Australia attracted 9.3 million short-term international visitors last year, according to data published by the Australian Bureau of Statistics, representing a strong rise of 7.3 percent between 2013 and 2018. Growth is expected to continue with projections estimating the number of international visitors will surge to 15 million by 2026-27.
The healthy figures highlight the success of the country’s Tourism 2020 strategy, a coordinated approach launched in 2009 to improve the industry’s competitiveness and increase visitor expenditure to more than A$115bn annually.
However, as the end of the decade fast approaches attention now turns to the next set of ambitious targets, with the need to grow aviation capacity and open up new destinations an obvious priority.
To help further stimulate its air traffic, World Routes 2019 is heading to South Australia’s cosmopolitan coastal capital Adelaide in September, bringing together route development professionals from across the globe.
“Obviously there a significant, short-term economic impact in hosting an event of this size and scale, but we see the biggest potential benefits lying further down the track,” says Phillipa Harrison, Tourism Australia’s acting managing director.
“Air access is a fundamental driver in the achievement of a sustainable tourism industry for Australia, and given the importance of direct aviation connectivity, aviation development remains an ongoing strategic priority for Tourism Australia.
“As the largest aviation conference in the world, World Routes gives us the chance to showcase Destination Australia to a highly influential group of professionals, who ultimately influence where the international airlines choose to point their aircraft.”
China has emerged as a major market in recent years, increasing by 143 percent in last five years for Australia. Expenditure has grown from A$5.2bn in 2014 to A$12bn in the 12 months to the end of March 2019, while new routes have included Adelaide’s link to Guangzhou; connections between Brisbane, Melbourne, Cairns and Shenzhen; and Sydney - Haikou.
According to data from OAG Schedules Analyser, two-way capacity between Australia and mainland China has more than doubled since 2013, rising to almost 4.6 million available seats in 2018. However, the rate of growth is likely to slow this year as the market matures, with capacity set to be flat.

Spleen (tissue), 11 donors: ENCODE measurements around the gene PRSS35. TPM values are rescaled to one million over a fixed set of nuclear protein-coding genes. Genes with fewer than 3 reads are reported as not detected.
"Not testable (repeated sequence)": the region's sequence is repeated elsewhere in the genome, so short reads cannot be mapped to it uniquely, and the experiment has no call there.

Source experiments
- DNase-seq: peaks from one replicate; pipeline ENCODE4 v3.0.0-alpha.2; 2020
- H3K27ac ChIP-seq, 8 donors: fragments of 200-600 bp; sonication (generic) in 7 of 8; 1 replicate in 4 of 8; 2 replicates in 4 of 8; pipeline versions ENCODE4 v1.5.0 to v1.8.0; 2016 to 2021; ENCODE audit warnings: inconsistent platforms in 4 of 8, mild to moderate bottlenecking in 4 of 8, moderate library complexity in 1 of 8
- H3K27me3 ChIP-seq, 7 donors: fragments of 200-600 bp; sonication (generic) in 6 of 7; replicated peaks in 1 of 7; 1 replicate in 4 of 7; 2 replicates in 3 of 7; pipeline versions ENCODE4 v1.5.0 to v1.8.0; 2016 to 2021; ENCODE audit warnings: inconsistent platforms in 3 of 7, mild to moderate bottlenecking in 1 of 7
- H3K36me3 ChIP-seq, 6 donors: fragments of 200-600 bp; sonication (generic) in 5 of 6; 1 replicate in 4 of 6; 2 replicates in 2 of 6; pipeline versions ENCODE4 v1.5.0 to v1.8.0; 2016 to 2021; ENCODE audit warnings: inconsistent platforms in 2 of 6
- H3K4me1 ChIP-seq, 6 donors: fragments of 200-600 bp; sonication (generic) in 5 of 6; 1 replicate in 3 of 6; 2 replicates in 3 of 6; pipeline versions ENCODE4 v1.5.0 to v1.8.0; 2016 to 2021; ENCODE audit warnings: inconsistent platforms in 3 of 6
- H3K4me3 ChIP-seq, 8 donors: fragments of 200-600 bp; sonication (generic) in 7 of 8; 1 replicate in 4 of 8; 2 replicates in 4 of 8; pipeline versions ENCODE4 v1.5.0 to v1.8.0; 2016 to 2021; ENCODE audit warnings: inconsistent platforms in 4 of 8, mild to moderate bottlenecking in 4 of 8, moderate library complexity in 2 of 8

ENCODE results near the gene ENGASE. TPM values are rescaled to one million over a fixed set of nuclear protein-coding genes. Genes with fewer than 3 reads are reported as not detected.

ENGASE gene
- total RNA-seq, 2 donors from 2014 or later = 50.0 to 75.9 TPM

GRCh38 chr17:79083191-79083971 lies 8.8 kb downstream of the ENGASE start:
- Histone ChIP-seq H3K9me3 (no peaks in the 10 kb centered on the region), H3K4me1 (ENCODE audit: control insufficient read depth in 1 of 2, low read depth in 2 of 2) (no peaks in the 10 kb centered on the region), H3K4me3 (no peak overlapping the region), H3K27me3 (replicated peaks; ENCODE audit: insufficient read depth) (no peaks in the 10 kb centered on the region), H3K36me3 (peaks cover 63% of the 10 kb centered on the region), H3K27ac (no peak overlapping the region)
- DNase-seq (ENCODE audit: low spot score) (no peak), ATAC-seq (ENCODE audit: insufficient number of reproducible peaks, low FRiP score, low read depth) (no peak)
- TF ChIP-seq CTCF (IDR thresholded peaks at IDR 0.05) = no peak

“We have had a long-term focus on the China market obviously and we’ve had our share of new route announcements,” says Harrison. “Going forward we’ll be focused on supporting more regional destinations in Australia to secure services from tier one cities in China.”
Meanwhile, arrivals from other Asian countries like India, Hong Kong and Taiwan are also growing at a fast rate, while traditional markets of the US, UK and Japan remain buoyant.
After growing by an average 10 per year between 2008 and 2013, the Indian market has expanded at a rate of about 15 percent per annum since then. In 2018, the number of inbound passengers totalled almost 360,000.
Looking ahead, Harrison says there is potential for even more growth from India over the coming years: “It’s no secret that India was Australia’s fastest growing inbound market last year and we believe India-Australia routes remain underserved in terms of direct non-stop capacity, which is another long-term priority for Tourism Australia and its partners.”
She adds that another focus is further developing Perth as Australia’s western gateway, building on Qantas’ non-stop route to London Heathrow launched in March 2018.
For Adelaide, Harrison explains that a big opportunity is repeat visitation. She says: “We know from our research that travellers love Australia and are willing to return for a second and third visit.
“That first visit is likely to be Sydney, Melbourne and maybe Far North Queensland or Uluru. But next time round, these travellers want to explore further afield and that certainly presents opportunities for South Australia.”
Australia uses a ‘one voice’ model in order to attract and secure sustainable new aviation capacity, which involves a joined up approach to route development and marketing support between the airports, government stakeholders and the tourism industry.
“A key objective for TA is around increasing the dispersal of international tourists beyond the major gateways to regional destinations such as Adelaide, and this remains an important consideration within TA’s aviation development priorities,” Harrison says.
“We are working closely with the South Australian Tourism Commission and Adelaide Airport on marketing campaigns that create demand in the source markets and support the establishment of new routes; China Southern Airlines’ entry into Adelaide in December 2016 is a good recent example of that.”
Harrison adds that a recent focus has been challenging perceptions and stereotypes of Australia as a tourism destination. In the case of Adelaide this has included showcasing “unusual, unfamiliar and unexpected attractions” such as climbing the Adelaide Oval or, outside of the city, shark cave diving at Port Lincoln and exploring the spectacular Umpherston Sinkhole at Mount Gambier.